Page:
This wealth of action isn’t to say that ‘Captain America: The Winter Soldier’ is devoid of its character moments, far from it in fact. There is a bevy of solid character development in the story, not only for Steve Rogers, but also for Black Widow and Nick Fury who feature prominently in the film. The issue with having such strong components of the film in the action and character development is that it puts quite a bit of pressure on the connective tissue between the two, things like exposition or establishing scenes, which are necessary in bridging the narrative and the action. This is where the film kind of falls apart, mostly due to some jarringly mismanaged pacing but also as a result of a prolonged runtime, 136 minutes to be exact. The spy thriller tone proves a saving grace here as films of that genre tend to last that much longer than your average 90 to 120 minute movie, for a little perspective on how long this film is consider that ‘The Avengers’, which managed to bring a slew of standalone heroes together and tell an epic tale, exceeds this movie by only 6 minutes.

The villain of the piece, the titular Winter Soldier as played by Sebastian Stan, proves a great villain for the story which at its core is all about the past coming back to haunt Cap. Once again this aspect is a great fit for a Captain America story as the Winter Soldier is an antagonist ready to put up his dukes and take Cap on in a one-on-one brawl, these fight scenes are fantastic and surely among the best yet seen in Marvel’s Cinematic Universe. My only issue with the Winter Soldier concerns the fact that he is profoundly underused in the film despite his name sharing the marque with Captain America, once again the lengthy duration of the film proves hazardous as the primary villain becomes somewhat lost in the mix. A similar fate befalls the character of Alexander Pierce, as played by the legendary Robert Redford. Pierce never really felt like a defined character to me, and although Redford made him a personable ally of Nick Fury, I just couldn’t shake the feeling of artificiality in his presence. Funnily enough if I were casting Nick Fury based off of his classic look from the comics, Redford would be my one and only choice for the role.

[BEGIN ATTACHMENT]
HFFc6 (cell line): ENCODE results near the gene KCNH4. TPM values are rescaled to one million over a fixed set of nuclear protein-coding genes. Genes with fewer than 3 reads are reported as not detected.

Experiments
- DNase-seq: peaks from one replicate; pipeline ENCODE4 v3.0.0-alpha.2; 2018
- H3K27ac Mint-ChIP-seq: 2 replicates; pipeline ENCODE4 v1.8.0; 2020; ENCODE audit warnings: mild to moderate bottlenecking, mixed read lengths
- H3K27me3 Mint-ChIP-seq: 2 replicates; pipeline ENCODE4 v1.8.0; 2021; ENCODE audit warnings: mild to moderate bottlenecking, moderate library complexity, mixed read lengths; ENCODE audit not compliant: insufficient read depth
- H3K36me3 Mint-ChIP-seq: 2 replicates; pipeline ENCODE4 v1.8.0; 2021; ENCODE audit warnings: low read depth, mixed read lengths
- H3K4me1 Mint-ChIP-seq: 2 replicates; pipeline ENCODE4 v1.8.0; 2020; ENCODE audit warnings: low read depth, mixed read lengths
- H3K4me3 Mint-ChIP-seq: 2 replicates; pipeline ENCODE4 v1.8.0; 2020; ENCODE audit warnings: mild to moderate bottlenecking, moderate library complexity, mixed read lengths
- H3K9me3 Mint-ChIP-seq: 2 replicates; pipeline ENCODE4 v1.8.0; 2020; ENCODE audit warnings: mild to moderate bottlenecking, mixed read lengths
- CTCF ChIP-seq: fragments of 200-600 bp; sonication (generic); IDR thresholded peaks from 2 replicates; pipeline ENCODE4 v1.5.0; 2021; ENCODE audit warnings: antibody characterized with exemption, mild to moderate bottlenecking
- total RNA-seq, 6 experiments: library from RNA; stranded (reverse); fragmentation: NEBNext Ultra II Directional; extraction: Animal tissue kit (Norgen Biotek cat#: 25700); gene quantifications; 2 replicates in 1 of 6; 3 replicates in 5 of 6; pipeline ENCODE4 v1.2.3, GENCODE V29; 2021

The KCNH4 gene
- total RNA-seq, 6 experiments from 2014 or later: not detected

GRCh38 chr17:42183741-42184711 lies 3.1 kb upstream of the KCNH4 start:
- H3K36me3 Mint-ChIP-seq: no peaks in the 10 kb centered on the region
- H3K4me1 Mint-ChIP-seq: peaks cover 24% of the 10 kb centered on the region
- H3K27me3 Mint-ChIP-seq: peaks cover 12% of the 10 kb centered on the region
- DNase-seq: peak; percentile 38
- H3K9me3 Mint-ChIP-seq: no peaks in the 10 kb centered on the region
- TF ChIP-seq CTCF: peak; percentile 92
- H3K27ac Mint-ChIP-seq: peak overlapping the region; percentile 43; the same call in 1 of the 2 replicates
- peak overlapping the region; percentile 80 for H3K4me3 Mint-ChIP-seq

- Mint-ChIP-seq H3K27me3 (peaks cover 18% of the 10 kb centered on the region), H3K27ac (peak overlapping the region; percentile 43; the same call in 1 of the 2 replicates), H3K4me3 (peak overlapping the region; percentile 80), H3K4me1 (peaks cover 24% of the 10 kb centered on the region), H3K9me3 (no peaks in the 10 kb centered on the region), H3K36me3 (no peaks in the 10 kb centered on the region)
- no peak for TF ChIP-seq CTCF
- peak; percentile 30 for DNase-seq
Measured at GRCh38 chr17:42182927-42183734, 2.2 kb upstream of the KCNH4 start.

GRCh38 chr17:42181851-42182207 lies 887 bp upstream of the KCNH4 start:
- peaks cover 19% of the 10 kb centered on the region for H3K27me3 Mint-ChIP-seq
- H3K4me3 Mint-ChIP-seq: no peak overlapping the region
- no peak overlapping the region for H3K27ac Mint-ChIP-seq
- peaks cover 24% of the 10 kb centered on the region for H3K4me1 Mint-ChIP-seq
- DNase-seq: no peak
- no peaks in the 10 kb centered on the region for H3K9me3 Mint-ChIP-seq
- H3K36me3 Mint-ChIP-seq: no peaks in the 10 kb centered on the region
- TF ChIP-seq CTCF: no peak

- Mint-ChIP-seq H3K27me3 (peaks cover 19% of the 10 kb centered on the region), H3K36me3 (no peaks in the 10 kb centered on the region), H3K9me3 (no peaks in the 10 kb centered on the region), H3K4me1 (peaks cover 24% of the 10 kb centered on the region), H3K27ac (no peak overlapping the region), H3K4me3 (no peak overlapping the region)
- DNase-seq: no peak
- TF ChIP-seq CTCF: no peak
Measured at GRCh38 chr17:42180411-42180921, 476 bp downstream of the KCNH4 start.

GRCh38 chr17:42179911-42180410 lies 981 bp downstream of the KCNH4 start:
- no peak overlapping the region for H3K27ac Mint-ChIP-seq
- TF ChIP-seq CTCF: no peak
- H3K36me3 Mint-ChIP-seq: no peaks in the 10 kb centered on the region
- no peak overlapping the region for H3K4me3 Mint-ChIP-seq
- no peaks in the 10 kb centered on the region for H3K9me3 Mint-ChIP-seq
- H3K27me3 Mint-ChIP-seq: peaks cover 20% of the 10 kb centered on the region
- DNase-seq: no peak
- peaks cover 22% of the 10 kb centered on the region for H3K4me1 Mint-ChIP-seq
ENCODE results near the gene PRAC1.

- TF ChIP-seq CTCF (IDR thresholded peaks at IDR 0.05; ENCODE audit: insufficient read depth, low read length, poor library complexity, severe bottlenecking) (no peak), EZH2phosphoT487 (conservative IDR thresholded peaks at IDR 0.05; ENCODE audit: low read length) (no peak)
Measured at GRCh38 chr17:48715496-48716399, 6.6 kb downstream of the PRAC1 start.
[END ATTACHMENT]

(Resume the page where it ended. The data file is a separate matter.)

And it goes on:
The Winter Soldier is a brilliant but sadly underused villain.

Chris Evans’ performance as Captain America in this film is quite clearly his best work on the character yet, while ‘Captain America: The First Avenger’ excellently established Steve Rogers as a man desperate to stand up for those who couldn’t stand up for themselves, ‘Captain America: The Winter Soldier’ shows a Captain America who is unwilling to give up on the ideals his country was founded upon. Scarlett Johansson’s Black Widow is a perfect co-star for this story as she initially proves to be the antithesis of the Cap; her covert mission objectives take priority over the moral issue at hand. I found Johansson’s work in ‘The Avengers’ to be stellar, but here she takes it to another level thanks in large part to her fantastic chemistry with Chris Evans, an aspect that proves essential in the success of the character-driven portions of the film.

Is this the best Marvel movie yet? Well, no, but it’s not far off it. While ‘The Avengers’ may still lie on the horizon, ‘Captain America: The Winter Soldier’ easily blows past the likes of ‘Thor’, ‘Iron Man 2’, and even ‘Captain America: The First Avenger’, giving the original ‘Iron Man’ some serious contention for the number 2 spot on the Marvel Cinematic Universe rankings. If you like your comic book movies to be mindless then this is probably not the one for you, but if you like the idea of a superhero flick with an espionage makeover then you’d be a fool not to check out this quite brilliant take on Captain America.